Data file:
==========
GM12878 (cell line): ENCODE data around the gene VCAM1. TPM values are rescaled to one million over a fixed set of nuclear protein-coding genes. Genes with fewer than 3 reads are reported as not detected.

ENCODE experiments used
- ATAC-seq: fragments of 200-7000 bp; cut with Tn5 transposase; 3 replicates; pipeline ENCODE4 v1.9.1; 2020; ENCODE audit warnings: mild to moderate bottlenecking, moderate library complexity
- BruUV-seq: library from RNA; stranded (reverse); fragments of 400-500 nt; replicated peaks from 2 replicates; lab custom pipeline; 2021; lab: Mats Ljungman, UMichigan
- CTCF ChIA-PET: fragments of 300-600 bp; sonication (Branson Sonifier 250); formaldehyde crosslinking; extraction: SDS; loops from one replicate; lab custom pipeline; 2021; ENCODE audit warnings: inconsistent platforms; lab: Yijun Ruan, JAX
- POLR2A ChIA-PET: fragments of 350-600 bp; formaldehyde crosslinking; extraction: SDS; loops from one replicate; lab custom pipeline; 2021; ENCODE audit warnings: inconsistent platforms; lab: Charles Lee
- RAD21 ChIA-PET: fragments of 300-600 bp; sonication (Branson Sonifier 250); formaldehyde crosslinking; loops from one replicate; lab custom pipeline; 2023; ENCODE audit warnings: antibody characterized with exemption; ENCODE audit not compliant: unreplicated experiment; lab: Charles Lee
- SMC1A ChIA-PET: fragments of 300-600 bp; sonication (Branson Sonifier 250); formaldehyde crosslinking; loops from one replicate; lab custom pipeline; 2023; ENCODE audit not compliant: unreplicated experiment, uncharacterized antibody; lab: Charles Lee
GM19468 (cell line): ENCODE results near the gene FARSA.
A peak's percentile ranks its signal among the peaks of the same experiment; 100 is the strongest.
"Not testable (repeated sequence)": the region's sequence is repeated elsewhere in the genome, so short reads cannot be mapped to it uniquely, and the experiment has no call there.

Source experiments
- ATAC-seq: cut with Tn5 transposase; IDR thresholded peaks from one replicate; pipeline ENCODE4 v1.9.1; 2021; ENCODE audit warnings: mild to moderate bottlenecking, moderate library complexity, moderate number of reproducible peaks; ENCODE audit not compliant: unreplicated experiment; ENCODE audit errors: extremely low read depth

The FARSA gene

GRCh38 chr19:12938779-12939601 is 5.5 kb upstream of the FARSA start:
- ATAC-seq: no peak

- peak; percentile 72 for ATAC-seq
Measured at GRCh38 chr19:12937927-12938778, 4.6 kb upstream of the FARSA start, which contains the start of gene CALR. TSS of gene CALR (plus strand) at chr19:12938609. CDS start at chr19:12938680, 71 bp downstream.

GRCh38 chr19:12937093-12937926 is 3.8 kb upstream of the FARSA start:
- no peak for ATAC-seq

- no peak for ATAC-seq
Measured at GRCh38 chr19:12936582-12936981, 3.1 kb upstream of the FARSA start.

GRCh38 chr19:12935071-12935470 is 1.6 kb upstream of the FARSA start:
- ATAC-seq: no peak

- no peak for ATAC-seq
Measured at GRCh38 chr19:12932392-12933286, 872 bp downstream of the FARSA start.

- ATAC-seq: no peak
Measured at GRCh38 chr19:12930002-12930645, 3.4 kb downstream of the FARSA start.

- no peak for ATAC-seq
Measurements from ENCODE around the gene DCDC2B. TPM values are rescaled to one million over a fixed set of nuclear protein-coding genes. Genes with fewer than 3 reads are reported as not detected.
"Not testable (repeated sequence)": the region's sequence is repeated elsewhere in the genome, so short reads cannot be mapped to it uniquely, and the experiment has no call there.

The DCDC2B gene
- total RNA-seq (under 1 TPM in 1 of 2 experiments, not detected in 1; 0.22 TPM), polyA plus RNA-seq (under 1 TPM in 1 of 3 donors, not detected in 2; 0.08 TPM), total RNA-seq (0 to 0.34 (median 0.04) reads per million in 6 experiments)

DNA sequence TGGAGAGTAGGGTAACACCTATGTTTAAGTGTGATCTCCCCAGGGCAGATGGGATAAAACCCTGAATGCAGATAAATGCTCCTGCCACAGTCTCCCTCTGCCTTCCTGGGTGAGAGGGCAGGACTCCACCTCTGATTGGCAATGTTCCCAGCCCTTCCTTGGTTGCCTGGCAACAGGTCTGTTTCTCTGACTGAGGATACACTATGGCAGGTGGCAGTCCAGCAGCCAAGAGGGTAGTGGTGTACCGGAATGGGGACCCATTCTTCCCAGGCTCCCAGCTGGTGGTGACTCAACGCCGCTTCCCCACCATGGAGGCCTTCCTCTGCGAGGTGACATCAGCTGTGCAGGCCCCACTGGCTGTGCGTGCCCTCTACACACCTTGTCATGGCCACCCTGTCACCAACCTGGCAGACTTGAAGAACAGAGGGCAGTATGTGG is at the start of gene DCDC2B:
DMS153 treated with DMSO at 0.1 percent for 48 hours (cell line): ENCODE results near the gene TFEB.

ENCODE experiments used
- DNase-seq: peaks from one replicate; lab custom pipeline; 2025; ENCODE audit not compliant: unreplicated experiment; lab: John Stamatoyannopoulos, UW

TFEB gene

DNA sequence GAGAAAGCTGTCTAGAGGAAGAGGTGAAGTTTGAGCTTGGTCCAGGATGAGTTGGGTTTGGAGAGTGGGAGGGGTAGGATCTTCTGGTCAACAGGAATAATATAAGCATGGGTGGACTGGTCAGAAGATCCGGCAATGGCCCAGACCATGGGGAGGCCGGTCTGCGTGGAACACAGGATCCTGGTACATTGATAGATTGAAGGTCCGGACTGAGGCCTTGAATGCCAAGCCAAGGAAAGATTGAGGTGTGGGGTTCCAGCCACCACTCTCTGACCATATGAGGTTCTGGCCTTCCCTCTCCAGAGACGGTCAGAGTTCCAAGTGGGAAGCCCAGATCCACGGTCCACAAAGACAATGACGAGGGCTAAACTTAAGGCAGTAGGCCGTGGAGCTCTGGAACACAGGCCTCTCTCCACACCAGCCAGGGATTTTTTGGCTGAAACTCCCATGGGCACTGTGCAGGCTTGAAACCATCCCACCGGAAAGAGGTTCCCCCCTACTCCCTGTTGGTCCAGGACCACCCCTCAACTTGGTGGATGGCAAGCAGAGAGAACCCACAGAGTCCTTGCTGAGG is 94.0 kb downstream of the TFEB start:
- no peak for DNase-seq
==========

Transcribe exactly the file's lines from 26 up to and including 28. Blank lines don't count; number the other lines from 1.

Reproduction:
Measured at GRCh38 chr19:12932392-12933286, 872 bp downstream of the FARSA start.

- ATAC-seq: no peak
Measured at GRCh38 chr19:12930002-12930645, 3.4 kb downstream of the FARSA start.